We’ve officially entered silly season n regards to food consumption. Here, in early November, having witnessed some truly outrageous candy consumption - I have one friend in Michigan who had 590 trick-or-treaters - we now preparing to crash into nearly non-stop feeding opportunities.
I can all be daunting for those of us who are trying to change our nutrition to more resemble that of humans rather than a school of piranha, devouring an unfortunate creature that fell into their path. Celebrations that should be about thankfulness, faith, family & friends have morphed into decadent displays of bounty that border on the obscene. What’s a person to do when confronted with literally tables full of platters and pies, chocolates and cakes? Not to mention generous helpings of guilt poured over it all.
The thing is, what a person can do is pass. Pass on all of it. Seriously. Just because we might have been raised on annual traditions that centered on sweet potato casserole topped with marshmallows or dumplings stuffed with yet more dumplings or Aunt Ida’s pecan pie, we’re not morally obligated to keep on eating things that we now know simply don’t serve us well. And it will still be Thanksgiving if you don’t have cornbread stuffing on your plate. The day can still be a wonderful celebration without little turkeys fashioned out of fudge stripe cookies, caramel squares and candy corn. (That was a thing in our house. I enjoyed making them, eating them, sharing them and sometimes hiding them so there would be more for me.)
We come together as families or friends to enjoy the company. If we can’t imagine having conversations with those around us without the distraction of heaping plates of food, we may want to examine our relationships. Some time ago I wrote about this, inspired by our dining room table, set with china and napkins and white tablecloth. Candles, music in the background and our grown children and their families cutting up in the kitchen (everyone always ends up in the kitchen, right?). I was struck by the idea that we would all be sitting around that table, eating fare that is very different than we used share. All our tastes and practices have changed. The thing was, the food was irrelevant. The people were, and are. That day I believe I didn’t eat anything at all. I was happy, holding our new granddaughter, watching the fine adults our children are, actual conversations being had.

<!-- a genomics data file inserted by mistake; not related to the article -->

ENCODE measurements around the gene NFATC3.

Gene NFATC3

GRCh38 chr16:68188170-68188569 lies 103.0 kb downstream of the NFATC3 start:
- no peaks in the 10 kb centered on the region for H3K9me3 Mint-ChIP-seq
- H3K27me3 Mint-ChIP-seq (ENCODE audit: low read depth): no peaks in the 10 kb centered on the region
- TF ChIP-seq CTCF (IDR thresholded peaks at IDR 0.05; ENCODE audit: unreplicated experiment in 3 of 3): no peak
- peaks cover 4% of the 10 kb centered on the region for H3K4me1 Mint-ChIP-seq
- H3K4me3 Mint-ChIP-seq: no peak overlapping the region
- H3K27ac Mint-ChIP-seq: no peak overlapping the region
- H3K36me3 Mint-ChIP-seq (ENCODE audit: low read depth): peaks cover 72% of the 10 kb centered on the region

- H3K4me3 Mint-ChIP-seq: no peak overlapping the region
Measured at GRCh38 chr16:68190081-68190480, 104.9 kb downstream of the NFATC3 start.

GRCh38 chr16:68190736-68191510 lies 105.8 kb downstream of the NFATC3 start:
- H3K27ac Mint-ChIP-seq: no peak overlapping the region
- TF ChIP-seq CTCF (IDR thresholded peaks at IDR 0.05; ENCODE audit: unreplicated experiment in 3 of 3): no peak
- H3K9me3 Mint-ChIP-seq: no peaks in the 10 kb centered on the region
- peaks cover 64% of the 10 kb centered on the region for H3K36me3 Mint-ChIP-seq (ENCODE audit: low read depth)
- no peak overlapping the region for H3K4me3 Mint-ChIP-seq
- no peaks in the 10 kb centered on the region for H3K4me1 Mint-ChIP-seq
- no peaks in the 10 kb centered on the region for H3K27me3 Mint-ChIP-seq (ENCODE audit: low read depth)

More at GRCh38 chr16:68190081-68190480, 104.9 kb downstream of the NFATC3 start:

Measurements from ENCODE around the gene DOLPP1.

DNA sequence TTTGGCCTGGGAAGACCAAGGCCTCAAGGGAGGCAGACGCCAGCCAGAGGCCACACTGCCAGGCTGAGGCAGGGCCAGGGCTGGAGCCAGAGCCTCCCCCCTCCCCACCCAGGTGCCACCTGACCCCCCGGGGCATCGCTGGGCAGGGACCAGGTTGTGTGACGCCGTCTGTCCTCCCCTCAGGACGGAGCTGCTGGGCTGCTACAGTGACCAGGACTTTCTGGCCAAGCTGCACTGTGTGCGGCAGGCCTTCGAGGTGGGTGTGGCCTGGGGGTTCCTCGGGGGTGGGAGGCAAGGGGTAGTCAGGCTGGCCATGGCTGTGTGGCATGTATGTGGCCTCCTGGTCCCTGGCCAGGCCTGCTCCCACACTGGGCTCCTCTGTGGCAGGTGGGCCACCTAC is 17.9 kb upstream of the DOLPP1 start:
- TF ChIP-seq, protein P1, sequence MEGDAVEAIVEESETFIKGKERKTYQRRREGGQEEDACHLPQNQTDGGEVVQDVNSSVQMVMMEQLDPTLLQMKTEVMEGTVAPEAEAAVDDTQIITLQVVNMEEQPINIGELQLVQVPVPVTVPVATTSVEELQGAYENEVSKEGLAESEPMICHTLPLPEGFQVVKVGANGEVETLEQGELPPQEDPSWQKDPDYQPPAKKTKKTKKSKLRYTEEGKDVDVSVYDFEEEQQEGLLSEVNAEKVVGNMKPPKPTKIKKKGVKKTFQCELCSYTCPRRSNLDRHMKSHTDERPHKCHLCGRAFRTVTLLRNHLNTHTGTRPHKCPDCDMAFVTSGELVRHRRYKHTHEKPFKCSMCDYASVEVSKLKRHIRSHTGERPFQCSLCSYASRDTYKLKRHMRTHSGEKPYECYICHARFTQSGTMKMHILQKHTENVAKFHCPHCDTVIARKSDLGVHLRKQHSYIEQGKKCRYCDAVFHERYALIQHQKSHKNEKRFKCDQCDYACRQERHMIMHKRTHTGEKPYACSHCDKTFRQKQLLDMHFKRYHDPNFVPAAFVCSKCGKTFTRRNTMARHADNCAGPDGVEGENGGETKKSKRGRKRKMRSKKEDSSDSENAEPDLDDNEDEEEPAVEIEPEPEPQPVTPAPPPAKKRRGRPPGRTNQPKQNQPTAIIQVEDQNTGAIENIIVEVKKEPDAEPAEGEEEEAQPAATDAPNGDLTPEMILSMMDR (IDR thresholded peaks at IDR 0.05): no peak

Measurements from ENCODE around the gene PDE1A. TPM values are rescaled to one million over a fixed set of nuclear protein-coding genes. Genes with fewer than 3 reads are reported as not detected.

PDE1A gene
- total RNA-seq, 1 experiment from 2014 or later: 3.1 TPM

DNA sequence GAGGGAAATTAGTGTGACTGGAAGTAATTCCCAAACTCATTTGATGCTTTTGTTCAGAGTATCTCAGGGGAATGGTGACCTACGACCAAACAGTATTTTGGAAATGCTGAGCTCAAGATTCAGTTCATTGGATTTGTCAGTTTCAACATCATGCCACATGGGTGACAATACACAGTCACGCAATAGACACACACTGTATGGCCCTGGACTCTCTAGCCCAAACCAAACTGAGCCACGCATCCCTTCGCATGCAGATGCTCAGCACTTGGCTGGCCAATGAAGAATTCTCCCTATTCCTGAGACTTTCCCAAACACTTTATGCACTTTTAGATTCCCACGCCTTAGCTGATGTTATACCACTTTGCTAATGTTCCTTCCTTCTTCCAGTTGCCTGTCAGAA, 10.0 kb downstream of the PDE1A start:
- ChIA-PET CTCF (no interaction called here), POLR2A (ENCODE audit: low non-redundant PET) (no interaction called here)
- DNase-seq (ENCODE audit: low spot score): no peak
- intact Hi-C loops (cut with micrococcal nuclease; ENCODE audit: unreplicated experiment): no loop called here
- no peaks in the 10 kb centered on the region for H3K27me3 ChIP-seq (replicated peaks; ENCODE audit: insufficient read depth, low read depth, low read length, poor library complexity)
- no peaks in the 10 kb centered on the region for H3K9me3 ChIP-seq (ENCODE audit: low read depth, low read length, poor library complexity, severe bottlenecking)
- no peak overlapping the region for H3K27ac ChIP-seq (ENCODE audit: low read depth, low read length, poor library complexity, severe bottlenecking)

That was a celebration. In every sense of the word.
So, this next couple of months can be something other than several chances to fall into food comas. Just because we ‘have always done [fill in the blank]” doesn’t mean we must always do so now or going forward. And perhaps, come January 2nd, we can look back on the Halloween to New Year’s Day season as one where we didn’t allow food to be the boss of us. Remember, food isn’t love. Love is love. Food is… food.
Disclaimer: I’ve been fortunate to have had the time and resources to research the ketogenic diet, also known as LCHF (low carb/high fat). The information I share is based solely on my understanding of that research. We are all responsible for our own choices, including what we put in our mouths and there’s no substitute for each of us checking things out ourselves. And I’m not a medical professional in any way. Go Keto With Casey is not a medical site. “Duh,” you might say. But best to make it clear to all. I welcome questions, comments and even civil criticism. I’m still learning. So, if you have something to add, go for it. Links in this post and all others may direct you to affiliate links, where I will receive a small amount of the purchase price of any items you buy through those links. Thanks!